With little research and no clear guidelines, physicians have to rely on expert opinions and their own experience when treating patients with both rheumatic and cardiovascular conditions. It’s a significant patient population, treatment is more dynamic and the risk stratification is a moving target, according to rheumatologist and clinical investigator Katherine Liao, MD, of Brigham and Women’s Hospital in Boston.
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“The relationship between cholesterol, cardiovascular risk and inflammation is different in patients with rheumatic disease. In the general population, higher cholesterol means higher cardiovascular risk. That is not necessarily the case with [our] patients,” says Dr. Liao. “With rheumatic diseases, such as RA [rheumatoid arthritis], we know that treating to general population guidelines is suboptimal. However, we do not yet have data that definitively tell us, ‘yes, if you reduce inflammation, you will reduce cardiovascular risk by X%.’”
Dr. Liao says the general population guidelines typically underestimate cardiovascular risk in RA patients by 1.5 to two times. However, the math isn’t that simple.
“The problem is always confounded by the patients’ level of disease activity or inflammation. That can modify what the patients’ risk is,” she notes. “We want to be able to better estimate risk, but we don’t really have a way to do that yet. That is what a lot of studies are looking at.”
Dr. Liao points out that patients with rheumatic conditions routinely incur inflammation changes, and as a result, changes to lipid levels. Although no validated formula exists, understanding the variance is key, as is knowing when your patient is an outlier due to “flares, length of time the patient has had a rheumatic disease or how much steroid treatment the patient has had.”
When evaluating patients with a C-reactive protein (CRP) test, clinicians should be wary of the results for patients with active rheumatic conditions. In the general population, a CRP result of 3 mg/L is considered elevated and a patient with that result is considered at high risk of heart disease.
“But in RA, you are dealing with a completely different scale,” she says. “The mean CRP in a well-treated RA cohort is about 9 mg/L. If patients are flaring, the CRP easily could be in the 20s or 50s, and it is not unusual to see a level of 100 mg/L. It is a completely different scale of inflammation, and again, we don’t have data on how we should be integrating this information about how we assess [cardiovascular] risk.
“The treatment for these patients may not be more statins,” she adds. “It may actually mean we should be more aggressive with controlling inflammation.”
Considering the lack of guidelines, Dr. Liao understands why disease activity isn’t factored into cardiovascular risk stratification. Her clinical research includes serving as a co-investigator in a randomized controlled trial known as TARGET, which is investigating if the tight control of inflammation means lower cardiovascular risk in RA.1 She also is a principal investigator for an ongoing study designed to more closely examine the relationship between cholesterol, inflammation and cardiovascular risk in RA.2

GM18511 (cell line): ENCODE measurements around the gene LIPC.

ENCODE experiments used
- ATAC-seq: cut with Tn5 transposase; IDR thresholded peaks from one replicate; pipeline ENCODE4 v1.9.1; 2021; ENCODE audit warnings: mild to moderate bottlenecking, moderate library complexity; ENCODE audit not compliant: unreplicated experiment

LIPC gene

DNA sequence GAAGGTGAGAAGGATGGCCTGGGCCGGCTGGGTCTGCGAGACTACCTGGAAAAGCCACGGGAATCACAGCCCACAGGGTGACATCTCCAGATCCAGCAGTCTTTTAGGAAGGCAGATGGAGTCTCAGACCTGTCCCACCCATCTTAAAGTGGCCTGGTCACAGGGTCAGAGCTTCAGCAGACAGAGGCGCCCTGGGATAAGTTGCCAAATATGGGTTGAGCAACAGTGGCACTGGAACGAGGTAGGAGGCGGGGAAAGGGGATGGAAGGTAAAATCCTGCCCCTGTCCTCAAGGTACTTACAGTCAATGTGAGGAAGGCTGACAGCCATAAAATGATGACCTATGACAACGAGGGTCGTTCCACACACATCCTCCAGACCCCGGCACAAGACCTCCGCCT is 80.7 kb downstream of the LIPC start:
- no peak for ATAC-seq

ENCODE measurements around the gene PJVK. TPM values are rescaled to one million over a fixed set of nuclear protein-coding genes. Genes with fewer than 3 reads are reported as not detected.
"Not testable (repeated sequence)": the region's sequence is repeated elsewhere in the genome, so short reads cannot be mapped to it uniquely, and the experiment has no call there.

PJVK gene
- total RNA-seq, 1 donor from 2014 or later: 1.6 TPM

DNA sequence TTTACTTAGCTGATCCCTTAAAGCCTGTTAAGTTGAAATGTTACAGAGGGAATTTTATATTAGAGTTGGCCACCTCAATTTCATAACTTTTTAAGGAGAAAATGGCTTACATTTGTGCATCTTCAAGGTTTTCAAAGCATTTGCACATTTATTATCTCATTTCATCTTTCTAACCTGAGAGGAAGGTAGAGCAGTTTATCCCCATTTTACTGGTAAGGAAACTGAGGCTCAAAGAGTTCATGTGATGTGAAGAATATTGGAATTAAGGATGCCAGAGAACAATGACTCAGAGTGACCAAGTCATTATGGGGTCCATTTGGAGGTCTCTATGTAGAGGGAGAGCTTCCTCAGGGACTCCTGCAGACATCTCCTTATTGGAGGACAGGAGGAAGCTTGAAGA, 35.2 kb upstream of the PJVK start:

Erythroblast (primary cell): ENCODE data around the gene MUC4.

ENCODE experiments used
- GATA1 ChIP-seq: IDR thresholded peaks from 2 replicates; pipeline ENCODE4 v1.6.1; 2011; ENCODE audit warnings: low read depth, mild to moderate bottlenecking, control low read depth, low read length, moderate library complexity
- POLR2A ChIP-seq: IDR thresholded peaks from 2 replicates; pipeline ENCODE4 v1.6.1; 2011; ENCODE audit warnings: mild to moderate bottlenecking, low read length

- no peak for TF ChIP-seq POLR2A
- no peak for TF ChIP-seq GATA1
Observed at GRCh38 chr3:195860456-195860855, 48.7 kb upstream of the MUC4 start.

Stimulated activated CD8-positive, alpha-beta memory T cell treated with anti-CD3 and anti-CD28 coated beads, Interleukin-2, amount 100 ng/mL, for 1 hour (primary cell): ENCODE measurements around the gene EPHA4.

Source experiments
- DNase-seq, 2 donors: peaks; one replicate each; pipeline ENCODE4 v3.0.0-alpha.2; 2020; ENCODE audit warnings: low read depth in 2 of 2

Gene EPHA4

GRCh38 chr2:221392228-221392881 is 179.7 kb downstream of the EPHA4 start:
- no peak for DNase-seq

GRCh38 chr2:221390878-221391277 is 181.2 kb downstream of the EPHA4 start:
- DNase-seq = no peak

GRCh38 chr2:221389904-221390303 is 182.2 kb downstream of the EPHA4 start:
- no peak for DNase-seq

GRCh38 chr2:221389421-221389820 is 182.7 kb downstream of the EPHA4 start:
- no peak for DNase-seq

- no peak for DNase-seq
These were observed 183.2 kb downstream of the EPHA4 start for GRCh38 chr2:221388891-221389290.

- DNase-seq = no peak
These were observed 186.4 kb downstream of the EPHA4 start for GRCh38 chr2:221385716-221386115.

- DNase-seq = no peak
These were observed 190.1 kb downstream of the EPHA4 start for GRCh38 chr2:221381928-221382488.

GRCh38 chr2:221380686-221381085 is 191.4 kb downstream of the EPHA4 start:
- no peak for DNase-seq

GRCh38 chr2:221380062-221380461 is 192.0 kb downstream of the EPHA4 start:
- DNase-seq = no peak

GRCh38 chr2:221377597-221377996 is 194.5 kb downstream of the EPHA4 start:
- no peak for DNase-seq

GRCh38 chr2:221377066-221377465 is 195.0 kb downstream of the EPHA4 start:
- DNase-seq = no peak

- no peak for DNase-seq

For now, Dr. Liao suggests considering two groups of rheumatology patients.
“For the RA patient who is flaring, where we have a plan—for example, they are on a TNFi, but not responding—we still have a lot of agents we can switch to. For these patients, I wouldn’t necessarily start a statin that day, based on concern for elevated [cardiovascular] risk, unless their cholesterol is clearly elevated,” she says. “I would recommend reassessing their risk after their disease activity is controlled.
“For patients who are already maxed out on RA therapies and their inflammation remains uncontrolled, … I would say let’s get as aggressive as possible with all their risk factors, potentially beyond general population guidelines, particularly with regard to statin use.”
Work with Cardiologists & Others
Dr. Liao, who is co-chair of the ACR’s Health Services Research Abstract Selection Subcommittee, encourages discussions between primary care physicians, rheumatologists and cardiologists. Her institution and others—including the Mayo Clinic, the Cleveland Clinic and Johns Hopkins—have created cardiology-rheumatology clinics that foster communication about patients’ disease history and activity.
And while a formal construct between cardiology and rheumatology may not be feasible in smaller institutions or rural settings, Dr. Liao says having a dedicated cardiology point person “who understands rheumatology patients, knows the drugs we use” can be a good first step to facilitating communication and improved patient care.
“[Access] is a system-wide issue, but it is helpful to get someone into the clinic in a timely manner. The point person doesn’t have to know everything about rheumatic diseases, but should have a sense of our drugs and treatment strategies. That is very helpful,” she says. “I consider that part of access because some people need to get into the clinic right away and some don’t. Having a point person see a young lupus patient with new onset exertional chest pain and history of heavy steroid use right away is important.”
Richard Quinn is a freelance writer in New Jersey
- U.S. National Institutes of Health. Treatments against RA and effect on FDG-PET/CT (TARGET). ClinicalTrials.gov. 2017 Jan 24.
- U.S. National Institutes of Health. Lipids, inflammation and CV risk in RA. ClinicalTrials.gov. 2016 Oct 3.